Ferries lined up to take you to Inis Mór, Inis Meain and Inis Óirr. The Aran Islands lie close to the Burren and the Cliffs of Moher. One of Ireland’s most beautiful places to visit.
On this journey I’m walking in the footsteps of my ancestors and I can assure you they left us pots of gold.
A steep walk up the small hill there’s a castle and a fort, where you can oversee the entire island with it’s beautiful lighthouse, the shipwreck of the Plassy, fishing boats, nets and fishermen returning with their catch.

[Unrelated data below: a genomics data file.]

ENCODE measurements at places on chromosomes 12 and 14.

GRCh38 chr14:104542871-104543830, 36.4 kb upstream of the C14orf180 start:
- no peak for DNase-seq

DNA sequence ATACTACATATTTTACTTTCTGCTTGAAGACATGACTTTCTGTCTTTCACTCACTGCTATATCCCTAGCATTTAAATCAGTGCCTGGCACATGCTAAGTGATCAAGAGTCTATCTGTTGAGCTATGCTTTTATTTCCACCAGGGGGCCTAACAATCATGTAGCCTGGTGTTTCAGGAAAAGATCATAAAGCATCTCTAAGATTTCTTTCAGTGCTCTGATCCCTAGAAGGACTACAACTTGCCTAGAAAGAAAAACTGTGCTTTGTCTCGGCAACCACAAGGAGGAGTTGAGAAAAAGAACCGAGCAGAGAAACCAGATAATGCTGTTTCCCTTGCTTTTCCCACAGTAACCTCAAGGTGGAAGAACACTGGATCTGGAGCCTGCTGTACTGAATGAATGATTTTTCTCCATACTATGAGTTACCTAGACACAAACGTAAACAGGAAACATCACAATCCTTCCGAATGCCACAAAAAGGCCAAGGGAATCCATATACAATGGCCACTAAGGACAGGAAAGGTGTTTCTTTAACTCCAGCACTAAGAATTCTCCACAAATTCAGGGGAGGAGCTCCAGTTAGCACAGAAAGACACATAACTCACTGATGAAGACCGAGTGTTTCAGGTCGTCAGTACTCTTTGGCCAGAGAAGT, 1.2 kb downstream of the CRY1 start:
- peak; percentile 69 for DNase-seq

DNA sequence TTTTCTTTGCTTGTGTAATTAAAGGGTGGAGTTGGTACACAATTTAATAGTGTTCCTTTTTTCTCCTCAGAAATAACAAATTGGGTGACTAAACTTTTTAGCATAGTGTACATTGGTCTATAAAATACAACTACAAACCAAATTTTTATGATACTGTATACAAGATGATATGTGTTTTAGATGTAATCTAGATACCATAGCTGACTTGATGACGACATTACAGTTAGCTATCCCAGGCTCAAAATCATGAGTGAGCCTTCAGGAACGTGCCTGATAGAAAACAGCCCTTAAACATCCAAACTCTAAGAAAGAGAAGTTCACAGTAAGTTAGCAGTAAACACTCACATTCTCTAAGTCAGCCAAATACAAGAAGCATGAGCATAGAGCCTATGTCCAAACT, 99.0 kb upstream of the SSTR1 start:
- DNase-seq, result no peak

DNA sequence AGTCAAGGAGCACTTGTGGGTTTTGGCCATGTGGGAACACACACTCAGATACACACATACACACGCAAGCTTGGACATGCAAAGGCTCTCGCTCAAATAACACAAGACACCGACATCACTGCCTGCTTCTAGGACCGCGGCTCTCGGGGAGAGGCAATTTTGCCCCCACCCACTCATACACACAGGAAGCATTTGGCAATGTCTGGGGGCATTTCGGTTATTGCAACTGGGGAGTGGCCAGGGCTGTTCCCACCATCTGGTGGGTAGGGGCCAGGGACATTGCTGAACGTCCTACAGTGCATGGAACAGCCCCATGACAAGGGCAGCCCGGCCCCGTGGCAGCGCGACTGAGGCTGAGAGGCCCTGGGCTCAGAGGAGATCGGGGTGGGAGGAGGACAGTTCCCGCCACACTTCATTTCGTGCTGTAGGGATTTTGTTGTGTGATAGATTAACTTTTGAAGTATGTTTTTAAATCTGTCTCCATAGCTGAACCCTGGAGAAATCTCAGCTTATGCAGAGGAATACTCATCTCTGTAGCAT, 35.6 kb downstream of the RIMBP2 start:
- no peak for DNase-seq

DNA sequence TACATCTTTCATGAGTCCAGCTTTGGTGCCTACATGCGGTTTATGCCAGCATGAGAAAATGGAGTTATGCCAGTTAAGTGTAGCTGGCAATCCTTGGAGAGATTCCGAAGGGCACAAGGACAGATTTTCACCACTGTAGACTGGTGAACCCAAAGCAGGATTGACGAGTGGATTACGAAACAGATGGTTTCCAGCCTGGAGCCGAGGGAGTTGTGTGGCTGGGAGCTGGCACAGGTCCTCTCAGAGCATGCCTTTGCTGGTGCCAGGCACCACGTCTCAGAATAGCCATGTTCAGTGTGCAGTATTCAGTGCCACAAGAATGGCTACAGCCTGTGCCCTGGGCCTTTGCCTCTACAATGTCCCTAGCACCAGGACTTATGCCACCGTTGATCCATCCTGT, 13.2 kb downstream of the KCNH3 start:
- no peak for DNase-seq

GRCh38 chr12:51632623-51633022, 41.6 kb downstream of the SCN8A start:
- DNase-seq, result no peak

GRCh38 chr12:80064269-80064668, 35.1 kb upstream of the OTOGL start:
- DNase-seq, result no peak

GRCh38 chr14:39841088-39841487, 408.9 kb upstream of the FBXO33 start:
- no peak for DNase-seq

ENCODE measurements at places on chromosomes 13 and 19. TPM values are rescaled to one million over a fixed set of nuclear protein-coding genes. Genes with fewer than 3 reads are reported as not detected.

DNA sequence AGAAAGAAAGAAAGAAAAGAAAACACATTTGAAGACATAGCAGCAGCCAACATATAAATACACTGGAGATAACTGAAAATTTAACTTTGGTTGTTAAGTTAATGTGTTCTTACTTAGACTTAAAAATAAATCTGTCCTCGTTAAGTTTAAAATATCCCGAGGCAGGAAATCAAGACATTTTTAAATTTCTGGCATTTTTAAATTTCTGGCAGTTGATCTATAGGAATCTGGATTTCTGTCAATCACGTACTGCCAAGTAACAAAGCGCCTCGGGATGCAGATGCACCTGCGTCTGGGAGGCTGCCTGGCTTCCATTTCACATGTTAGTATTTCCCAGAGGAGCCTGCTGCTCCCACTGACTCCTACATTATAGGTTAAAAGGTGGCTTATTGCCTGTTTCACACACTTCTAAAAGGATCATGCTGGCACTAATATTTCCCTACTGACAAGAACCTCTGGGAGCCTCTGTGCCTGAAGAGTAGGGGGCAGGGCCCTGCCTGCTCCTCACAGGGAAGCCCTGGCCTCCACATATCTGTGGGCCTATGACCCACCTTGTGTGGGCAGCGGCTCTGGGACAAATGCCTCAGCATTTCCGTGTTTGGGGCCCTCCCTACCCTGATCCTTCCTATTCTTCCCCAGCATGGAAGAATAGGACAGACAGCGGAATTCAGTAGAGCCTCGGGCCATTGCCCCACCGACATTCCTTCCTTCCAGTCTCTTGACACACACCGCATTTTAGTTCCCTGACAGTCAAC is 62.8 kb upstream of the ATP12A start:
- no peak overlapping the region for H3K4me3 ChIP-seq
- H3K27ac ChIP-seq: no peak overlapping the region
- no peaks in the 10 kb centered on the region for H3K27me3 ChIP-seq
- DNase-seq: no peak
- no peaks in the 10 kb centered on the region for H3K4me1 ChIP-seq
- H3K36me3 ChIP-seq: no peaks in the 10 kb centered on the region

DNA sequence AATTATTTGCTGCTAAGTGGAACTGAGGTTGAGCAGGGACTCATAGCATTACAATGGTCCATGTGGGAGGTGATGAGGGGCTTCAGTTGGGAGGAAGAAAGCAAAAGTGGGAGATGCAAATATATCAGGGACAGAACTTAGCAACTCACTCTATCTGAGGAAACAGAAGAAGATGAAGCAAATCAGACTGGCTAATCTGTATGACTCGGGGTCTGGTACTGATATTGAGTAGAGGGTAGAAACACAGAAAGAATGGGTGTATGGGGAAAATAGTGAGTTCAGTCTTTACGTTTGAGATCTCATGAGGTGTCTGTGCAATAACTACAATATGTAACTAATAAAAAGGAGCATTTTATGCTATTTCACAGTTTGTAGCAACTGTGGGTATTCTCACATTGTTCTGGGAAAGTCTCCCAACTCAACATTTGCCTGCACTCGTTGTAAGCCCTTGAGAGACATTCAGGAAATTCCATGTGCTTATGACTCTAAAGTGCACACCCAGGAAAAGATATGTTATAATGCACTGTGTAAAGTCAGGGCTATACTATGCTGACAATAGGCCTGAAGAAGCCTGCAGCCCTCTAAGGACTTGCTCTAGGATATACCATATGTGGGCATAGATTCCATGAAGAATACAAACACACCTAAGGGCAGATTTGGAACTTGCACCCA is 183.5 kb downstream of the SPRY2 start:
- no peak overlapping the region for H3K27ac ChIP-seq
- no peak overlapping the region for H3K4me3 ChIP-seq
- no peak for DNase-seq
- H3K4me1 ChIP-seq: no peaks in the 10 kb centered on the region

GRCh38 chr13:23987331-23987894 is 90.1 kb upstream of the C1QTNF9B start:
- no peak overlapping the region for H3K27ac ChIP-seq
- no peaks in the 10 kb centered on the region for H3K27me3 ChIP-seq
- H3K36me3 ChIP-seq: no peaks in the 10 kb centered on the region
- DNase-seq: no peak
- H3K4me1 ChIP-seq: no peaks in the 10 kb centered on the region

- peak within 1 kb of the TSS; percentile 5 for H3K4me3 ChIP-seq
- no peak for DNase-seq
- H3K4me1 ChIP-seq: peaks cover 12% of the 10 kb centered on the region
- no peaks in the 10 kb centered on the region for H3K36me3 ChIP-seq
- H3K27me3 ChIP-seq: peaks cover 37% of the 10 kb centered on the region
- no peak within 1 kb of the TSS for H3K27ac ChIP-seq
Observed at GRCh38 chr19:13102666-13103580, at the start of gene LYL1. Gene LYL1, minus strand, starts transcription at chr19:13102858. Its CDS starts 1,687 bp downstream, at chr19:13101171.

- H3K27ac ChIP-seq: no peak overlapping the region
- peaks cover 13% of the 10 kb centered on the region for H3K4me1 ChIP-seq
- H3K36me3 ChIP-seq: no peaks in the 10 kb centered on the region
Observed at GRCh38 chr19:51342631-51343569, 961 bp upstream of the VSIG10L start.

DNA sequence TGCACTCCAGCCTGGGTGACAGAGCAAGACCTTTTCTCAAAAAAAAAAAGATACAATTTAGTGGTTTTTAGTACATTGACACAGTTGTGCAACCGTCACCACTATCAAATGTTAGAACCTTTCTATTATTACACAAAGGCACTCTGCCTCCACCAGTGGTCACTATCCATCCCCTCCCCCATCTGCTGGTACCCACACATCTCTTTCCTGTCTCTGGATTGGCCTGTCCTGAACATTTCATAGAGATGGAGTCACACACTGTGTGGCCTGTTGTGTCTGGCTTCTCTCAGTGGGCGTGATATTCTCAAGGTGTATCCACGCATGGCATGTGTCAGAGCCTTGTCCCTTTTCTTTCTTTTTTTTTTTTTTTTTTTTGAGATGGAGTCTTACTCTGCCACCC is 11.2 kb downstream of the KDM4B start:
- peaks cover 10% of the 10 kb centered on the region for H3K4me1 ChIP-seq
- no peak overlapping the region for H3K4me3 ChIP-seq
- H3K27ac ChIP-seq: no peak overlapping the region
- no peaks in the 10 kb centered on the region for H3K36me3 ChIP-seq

These fishing villages are so isolated, it feels like time has stood still. The community still lives the traditional Irish way of life where everyone knows everyone. Enjoy Irish finest music and a pint O’ Guinness in the local pub.
Crisscrossing cracks, known as ‘grikes’ and rocks known as ‘clints’, compressed into horizontal strata with fossil corals, crinoids, sea urchins and ammonites.
The unique rocky landscape of Inis Óirr and it’s unsual formations are an extremely beautiful sight to see.
The karst limestone landscape of the Aran Islands and The Burren was formed by a glacier during the Ice Age - 350 million years ago - which cleared the land of any plant and soil material leaving the bare rock exposed.